Wednesday, August 19, 2015

Fewer people playing tennis

From New York Magazine:

The number of tennis players that pay fees to play on the city’s tennis courts has dropped by nearly 30 percent in recent years, city records show, a decrease so severe and unexpected that city officials are struggling to find a way to get all the lost players back.

According to Parks Department financial records, obtained by New York, the most significant drop in participation has been among players who purchase seasonal permits. Over the past four years the number of adults who purchase these passes has decreased by 43 percent. The primary reason for the drop, officials believe, is a controversial price increase in 2010. Back then, city officials felt that $100 for seasonal permits was too low. Instead of raising prices incrementally, they doubled the cost of a seasonal permit to $200. The next year, the number of seasonal permits sold dropped from 12,416 to 7,411, and since then the number has hovered around 7,000.

The second biggest drop was among those purchasing single-play tickets, which are good for an hour’s worth of tennis. In 2010, the price for single-play tickets was $7, a bargain that inspired thousands to stock up on their passes. But after the price of single-play passes increased to $15, there was a 32 percent drop, from roughly 40,778 single passes sold in 2010 to about 27,831 in 2014.

17 comments:

Anonymous said...

Don't see too many golfers using city courses either....

Anonymous said...

They make it difficult for time and cash strapped NYers to play tennis. YOu have to get somewhere far from your local court and pay a high fee before you can maybe if you have time squeeze in some time on your local court, requiring investments in a permit you are not sure you will be able to use. You should be able to pay to play at your local court with no need for a permit purchased in some far away location first! NYers never know whether and when they will have time to play!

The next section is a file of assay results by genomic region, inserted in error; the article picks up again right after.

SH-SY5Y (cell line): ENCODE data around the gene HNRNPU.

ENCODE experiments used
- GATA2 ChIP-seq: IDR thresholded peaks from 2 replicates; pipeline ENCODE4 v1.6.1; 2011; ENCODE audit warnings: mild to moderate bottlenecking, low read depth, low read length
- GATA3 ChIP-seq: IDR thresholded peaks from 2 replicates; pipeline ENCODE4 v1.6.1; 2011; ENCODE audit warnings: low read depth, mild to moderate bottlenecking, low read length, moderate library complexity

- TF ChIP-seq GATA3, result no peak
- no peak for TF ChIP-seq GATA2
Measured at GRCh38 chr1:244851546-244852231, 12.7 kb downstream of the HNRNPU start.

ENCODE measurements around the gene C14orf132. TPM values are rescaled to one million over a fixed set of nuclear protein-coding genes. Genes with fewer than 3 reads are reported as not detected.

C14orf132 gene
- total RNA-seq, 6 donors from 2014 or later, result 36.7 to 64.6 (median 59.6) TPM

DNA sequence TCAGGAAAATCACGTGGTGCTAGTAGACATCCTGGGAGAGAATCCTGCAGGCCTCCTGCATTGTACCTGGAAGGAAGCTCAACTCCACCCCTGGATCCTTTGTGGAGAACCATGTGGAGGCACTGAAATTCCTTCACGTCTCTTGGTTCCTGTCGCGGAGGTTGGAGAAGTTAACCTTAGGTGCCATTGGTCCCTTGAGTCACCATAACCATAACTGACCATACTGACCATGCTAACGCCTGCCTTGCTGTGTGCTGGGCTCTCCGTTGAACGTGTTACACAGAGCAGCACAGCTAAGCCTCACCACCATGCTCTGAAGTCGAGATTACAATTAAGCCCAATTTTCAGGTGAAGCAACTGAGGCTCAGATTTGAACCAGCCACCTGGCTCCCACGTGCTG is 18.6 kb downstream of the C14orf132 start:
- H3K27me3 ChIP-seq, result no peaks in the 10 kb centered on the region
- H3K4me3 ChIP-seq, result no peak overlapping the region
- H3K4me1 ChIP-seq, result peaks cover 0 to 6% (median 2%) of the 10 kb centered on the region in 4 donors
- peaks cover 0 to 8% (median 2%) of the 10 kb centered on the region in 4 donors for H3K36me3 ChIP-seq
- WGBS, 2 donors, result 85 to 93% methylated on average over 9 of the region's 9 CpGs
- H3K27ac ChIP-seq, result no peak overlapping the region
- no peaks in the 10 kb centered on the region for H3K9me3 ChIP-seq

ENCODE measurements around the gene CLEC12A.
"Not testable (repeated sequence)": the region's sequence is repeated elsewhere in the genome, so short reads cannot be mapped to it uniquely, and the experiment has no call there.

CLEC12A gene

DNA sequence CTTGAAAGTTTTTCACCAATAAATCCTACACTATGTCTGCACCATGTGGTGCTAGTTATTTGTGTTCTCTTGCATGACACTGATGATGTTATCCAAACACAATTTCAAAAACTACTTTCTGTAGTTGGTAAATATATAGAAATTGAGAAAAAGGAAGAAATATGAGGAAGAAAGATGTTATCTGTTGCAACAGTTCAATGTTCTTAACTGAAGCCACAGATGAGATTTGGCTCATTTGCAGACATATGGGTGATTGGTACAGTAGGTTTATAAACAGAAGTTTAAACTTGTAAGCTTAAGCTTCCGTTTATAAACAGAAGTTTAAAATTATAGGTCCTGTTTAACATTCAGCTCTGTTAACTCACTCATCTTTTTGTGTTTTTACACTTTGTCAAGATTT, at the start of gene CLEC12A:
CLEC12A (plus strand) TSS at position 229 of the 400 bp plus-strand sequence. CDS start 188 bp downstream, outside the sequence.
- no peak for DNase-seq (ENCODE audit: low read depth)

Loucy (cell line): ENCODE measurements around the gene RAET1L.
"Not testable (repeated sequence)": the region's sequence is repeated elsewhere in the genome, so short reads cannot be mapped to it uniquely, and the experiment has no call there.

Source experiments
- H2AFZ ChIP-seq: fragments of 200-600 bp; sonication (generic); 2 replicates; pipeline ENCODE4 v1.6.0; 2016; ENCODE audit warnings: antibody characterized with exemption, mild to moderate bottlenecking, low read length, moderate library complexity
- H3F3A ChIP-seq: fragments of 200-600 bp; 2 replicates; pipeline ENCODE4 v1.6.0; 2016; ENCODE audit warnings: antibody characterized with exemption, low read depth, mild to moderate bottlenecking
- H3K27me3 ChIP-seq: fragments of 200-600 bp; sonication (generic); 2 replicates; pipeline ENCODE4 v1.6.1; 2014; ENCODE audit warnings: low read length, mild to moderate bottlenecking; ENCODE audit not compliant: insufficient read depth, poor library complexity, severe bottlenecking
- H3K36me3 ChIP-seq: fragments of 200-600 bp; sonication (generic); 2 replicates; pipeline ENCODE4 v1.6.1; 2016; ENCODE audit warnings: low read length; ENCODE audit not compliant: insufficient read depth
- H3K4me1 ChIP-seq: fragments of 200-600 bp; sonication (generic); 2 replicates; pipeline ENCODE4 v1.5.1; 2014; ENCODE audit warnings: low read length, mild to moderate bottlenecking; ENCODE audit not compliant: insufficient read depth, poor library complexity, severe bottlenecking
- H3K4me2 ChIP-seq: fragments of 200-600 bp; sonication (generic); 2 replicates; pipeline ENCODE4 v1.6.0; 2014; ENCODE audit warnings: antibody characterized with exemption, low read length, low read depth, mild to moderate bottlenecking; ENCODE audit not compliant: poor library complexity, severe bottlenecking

Anonymous said...

How is that for a prime example of basic economics in action? Of course the city employees that were responsible for this increase in fees probably never took a class in economics so they don't see the immediate reaction to their policies.

Why did it take 5 years for someone to spell it out this simply?

What are they going to do now? Use our tax money to advertise to get some of those tennis players back? Stupidity in action. Government in action.

Anonymous said...

Maybe it's the air quality? Seriously - NYC smells like burnt rubber and smog now. Who would want to pay money to play any sort of sport in NYC when you can get out of town, likely pay less in the suburbs, and breathe better?

Tennis has taken a real hit in popularity here. I doubt many of the younger generation are playing.

Joe Moretti said...

Both golf and tennis are very skilled activities and are time consuming, especially golf, which young people today do not have the patience for. Plus with golf, it is expensive.

Much better and easier to take a photo with one's expensive newest cell phone of that meal you are having at the newest hot spot and put it on Facebook and twitter about it.

Anonymous said...

Tennis, like golf is a foolish and wasteful "sport"aimed at mimosa swilling Sunday NY Times reading hoi polloi.Who needs it, and by extension, THEM?

Anonymous said...

It seems participation in many sports has gotten smaller over the years,even the "national pastime" baseball. Get the kids off the video games and out of the house. It is no coincidence that you see so many fat kids around. We are doing our children a disservice by letting them spend the summer in front of a screen instead of out playing a sport.